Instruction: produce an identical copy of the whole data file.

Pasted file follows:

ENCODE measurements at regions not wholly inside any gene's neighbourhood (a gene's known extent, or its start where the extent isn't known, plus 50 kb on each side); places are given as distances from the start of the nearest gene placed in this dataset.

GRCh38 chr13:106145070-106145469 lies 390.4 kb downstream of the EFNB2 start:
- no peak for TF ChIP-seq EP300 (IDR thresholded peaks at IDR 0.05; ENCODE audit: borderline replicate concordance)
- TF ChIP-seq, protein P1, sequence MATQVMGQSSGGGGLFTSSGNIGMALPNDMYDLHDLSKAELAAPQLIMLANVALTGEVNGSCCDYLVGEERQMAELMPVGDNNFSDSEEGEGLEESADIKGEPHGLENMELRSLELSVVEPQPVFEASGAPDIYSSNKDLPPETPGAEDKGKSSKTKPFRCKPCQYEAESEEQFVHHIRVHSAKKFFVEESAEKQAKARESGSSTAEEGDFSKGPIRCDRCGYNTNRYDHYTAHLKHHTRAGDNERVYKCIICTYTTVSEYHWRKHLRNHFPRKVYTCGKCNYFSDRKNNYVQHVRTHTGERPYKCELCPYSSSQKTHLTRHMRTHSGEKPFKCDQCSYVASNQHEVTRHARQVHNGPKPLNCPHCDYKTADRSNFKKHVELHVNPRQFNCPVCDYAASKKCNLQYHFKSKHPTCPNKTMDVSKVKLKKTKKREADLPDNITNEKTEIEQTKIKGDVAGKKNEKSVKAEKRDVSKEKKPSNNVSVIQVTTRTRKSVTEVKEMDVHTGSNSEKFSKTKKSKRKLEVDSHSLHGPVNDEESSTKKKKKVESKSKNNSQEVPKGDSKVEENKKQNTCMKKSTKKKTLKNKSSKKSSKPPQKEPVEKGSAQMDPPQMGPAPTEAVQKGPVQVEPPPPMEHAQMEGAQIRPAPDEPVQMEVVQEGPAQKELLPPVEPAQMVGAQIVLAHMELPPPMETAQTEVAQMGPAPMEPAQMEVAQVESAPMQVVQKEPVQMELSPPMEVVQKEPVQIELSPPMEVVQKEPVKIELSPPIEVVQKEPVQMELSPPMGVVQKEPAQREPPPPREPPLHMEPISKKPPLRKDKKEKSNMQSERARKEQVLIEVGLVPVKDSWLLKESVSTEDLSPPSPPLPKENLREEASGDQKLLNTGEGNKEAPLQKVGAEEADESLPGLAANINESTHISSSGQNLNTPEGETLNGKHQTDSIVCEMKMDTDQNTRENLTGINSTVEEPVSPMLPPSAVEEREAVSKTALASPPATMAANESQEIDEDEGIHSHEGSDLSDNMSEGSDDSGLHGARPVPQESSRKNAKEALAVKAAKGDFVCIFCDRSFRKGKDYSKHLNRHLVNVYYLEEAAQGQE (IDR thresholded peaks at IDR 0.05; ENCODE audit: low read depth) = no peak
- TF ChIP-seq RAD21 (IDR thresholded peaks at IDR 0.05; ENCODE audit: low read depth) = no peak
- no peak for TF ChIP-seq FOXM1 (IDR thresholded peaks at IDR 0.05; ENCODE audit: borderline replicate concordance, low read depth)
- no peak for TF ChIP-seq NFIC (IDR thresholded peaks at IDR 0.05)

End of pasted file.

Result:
ENCODE measurements at regions not wholly inside any gene's neighbourhood (a gene's known extent, or its start where the extent isn't known, plus 50 kb on each side); places are given as distances from the start of the nearest gene placed in this dataset.

GRCh38 chr13:106145070-106145469 lies 390.4 kb downstream of the EFNB2 start:
- no peak for TF ChIP-seq EP300 (IDR thresholded peaks at IDR 0.05; ENCODE audit: borderline replicate concordance)
- TF ChIP-seq, protein P1, sequence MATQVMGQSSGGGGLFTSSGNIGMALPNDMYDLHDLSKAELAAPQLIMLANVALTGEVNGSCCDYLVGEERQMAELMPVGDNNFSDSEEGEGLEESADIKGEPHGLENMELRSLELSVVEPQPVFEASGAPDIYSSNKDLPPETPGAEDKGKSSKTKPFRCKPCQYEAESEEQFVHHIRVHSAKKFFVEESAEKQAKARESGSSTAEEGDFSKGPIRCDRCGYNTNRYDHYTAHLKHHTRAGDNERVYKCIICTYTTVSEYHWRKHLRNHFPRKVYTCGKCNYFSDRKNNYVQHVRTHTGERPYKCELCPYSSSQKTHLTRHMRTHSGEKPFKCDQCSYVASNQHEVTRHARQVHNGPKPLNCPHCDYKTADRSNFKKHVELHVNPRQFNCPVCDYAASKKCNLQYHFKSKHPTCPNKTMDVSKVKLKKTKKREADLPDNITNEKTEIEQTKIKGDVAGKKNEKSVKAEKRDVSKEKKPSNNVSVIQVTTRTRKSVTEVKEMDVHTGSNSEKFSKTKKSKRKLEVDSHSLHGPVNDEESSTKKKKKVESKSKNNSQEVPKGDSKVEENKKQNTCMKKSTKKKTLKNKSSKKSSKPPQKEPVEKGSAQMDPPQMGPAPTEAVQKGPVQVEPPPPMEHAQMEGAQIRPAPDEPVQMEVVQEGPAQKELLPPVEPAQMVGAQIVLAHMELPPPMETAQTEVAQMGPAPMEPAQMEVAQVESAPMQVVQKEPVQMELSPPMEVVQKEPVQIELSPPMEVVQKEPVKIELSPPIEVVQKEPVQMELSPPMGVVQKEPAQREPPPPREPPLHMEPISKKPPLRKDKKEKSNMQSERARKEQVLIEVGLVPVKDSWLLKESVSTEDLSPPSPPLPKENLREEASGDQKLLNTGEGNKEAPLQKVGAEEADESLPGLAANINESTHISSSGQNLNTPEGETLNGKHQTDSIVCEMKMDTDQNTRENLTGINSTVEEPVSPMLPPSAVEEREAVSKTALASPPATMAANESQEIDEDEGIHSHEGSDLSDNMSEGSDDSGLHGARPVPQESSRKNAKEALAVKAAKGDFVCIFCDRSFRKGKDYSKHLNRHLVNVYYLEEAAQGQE (IDR thresholded peaks at IDR 0.05; ENCODE audit: low read depth) = no peak
- TF ChIP-seq RAD21 (IDR thresholded peaks at IDR 0.05; ENCODE audit: low read depth) = no peak
- no peak for TF ChIP-seq FOXM1 (IDR thresholded peaks at IDR 0.05; ENCODE audit: borderline replicate concordance, low read depth)
- no peak for TF ChIP-seq NFIC (IDR thresholded peaks at IDR 0.05)